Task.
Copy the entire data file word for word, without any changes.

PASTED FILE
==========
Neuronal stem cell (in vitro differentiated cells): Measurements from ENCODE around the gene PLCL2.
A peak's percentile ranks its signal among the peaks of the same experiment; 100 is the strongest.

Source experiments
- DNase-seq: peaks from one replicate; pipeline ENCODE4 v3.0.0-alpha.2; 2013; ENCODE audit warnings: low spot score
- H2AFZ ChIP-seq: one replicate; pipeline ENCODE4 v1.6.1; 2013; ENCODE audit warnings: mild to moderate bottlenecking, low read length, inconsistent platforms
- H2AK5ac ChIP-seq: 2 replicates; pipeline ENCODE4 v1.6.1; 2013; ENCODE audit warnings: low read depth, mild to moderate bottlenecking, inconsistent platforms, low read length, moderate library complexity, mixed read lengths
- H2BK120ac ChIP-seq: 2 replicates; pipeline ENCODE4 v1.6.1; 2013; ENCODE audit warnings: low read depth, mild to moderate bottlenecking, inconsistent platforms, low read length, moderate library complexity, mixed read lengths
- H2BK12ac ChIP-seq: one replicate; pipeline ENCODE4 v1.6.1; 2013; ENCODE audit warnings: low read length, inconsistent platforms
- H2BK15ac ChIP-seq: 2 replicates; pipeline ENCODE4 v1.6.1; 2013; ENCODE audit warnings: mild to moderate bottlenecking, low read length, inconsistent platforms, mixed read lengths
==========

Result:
Neuronal stem cell (in vitro differentiated cells): Measurements from ENCODE around the gene PLCL2.
A peak's percentile ranks its signal among the peaks of the same experiment; 100 is the strongest.

Source experiments
- DNase-seq: peaks from one replicate; pipeline ENCODE4 v3.0.0-alpha.2; 2013; ENCODE audit warnings: low spot score
- H2AFZ ChIP-seq: one replicate; pipeline ENCODE4 v1.6.1; 2013; ENCODE audit warnings: mild to moderate bottlenecking, low read length, inconsistent platforms
- H2AK5ac ChIP-seq: 2 replicates; pipeline ENCODE4 v1.6.1; 2013; ENCODE audit warnings: low read depth, mild to moderate bottlenecking, inconsistent platforms, low read length, moderate library complexity, mixed read lengths
- H2BK120ac ChIP-seq: 2 replicates; pipeline ENCODE4 v1.6.1; 2013; ENCODE audit warnings: low read depth, mild to moderate bottlenecking, inconsistent platforms, low read length, moderate library complexity, mixed read lengths
- H2BK12ac ChIP-seq: one replicate; pipeline ENCODE4 v1.6.1; 2013; ENCODE audit warnings: low read length, inconsistent platforms
- H2BK15ac ChIP-seq: 2 replicates; pipeline ENCODE4 v1.6.1; 2013; ENCODE audit warnings: mild to moderate bottlenecking, low read length, inconsistent platforms, mixed read lengths